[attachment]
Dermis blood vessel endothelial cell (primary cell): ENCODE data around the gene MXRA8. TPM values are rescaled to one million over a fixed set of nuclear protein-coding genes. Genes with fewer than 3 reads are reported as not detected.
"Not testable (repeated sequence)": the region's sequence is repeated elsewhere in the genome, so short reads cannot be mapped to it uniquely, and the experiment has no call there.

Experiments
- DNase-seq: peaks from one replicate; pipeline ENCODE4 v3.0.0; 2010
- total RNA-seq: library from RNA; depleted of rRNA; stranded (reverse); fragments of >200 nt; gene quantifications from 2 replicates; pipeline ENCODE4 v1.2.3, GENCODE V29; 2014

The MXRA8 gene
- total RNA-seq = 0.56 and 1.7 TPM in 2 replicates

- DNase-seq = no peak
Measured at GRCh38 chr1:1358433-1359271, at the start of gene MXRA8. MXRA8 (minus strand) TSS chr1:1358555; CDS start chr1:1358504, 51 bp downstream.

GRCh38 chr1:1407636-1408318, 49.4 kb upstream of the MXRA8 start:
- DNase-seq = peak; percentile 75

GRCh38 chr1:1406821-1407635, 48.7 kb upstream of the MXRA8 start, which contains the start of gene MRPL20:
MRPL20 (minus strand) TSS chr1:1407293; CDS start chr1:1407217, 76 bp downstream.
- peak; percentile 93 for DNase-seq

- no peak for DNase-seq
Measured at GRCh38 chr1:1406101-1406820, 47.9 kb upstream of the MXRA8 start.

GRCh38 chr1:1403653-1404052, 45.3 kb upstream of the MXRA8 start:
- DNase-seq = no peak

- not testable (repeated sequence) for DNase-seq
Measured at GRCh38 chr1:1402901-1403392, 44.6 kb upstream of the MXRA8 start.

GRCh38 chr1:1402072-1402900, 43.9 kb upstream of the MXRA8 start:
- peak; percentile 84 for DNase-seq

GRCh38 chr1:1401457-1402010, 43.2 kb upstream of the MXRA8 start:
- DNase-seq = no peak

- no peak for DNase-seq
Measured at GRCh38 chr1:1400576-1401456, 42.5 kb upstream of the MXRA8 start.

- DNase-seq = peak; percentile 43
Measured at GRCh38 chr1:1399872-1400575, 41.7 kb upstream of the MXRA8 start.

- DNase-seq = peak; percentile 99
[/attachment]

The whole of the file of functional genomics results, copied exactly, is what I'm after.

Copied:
Dermis blood vessel endothelial cell (primary cell): ENCODE data around the gene MXRA8. TPM values are rescaled to one million over a fixed set of nuclear protein-coding genes. Genes with fewer than 3 reads are reported as not detected.
"Not testable (repeated sequence)": the region's sequence is repeated elsewhere in the genome, so short reads cannot be mapped to it uniquely, and the experiment has no call there.

Experiments
- DNase-seq: peaks from one replicate; pipeline ENCODE4 v3.0.0; 2010
- total RNA-seq: library from RNA; depleted of rRNA; stranded (reverse); fragments of >200 nt; gene quantifications from 2 replicates; pipeline ENCODE4 v1.2.3, GENCODE V29; 2014

The MXRA8 gene
- total RNA-seq = 0.56 and 1.7 TPM in 2 replicates

- DNase-seq = no peak
Measured at GRCh38 chr1:1358433-1359271, at the start of gene MXRA8. MXRA8 (minus strand) TSS chr1:1358555; CDS start chr1:1358504, 51 bp downstream.

GRCh38 chr1:1407636-1408318, 49.4 kb upstream of the MXRA8 start:
- DNase-seq = peak; percentile 75

GRCh38 chr1:1406821-1407635, 48.7 kb upstream of the MXRA8 start, which contains the start of gene MRPL20:
MRPL20 (minus strand) TSS chr1:1407293; CDS start chr1:1407217, 76 bp downstream.
- peak; percentile 93 for DNase-seq

- no peak for DNase-seq
Measured at GRCh38 chr1:1406101-1406820, 47.9 kb upstream of the MXRA8 start.

GRCh38 chr1:1403653-1404052, 45.3 kb upstream of the MXRA8 start:
- DNase-seq = no peak

- not testable (repeated sequence) for DNase-seq
Measured at GRCh38 chr1:1402901-1403392, 44.6 kb upstream of the MXRA8 start.

GRCh38 chr1:1402072-1402900, 43.9 kb upstream of the MXRA8 start:
- peak; percentile 84 for DNase-seq

GRCh38 chr1:1401457-1402010, 43.2 kb upstream of the MXRA8 start:
- DNase-seq = no peak

- no peak for DNase-seq
Measured at GRCh38 chr1:1400576-1401456, 42.5 kb upstream of the MXRA8 start.

- DNase-seq = peak; percentile 43
Measured at GRCh38 chr1:1399872-1400575, 41.7 kb upstream of the MXRA8 start.

- DNase-seq = peak; percentile 99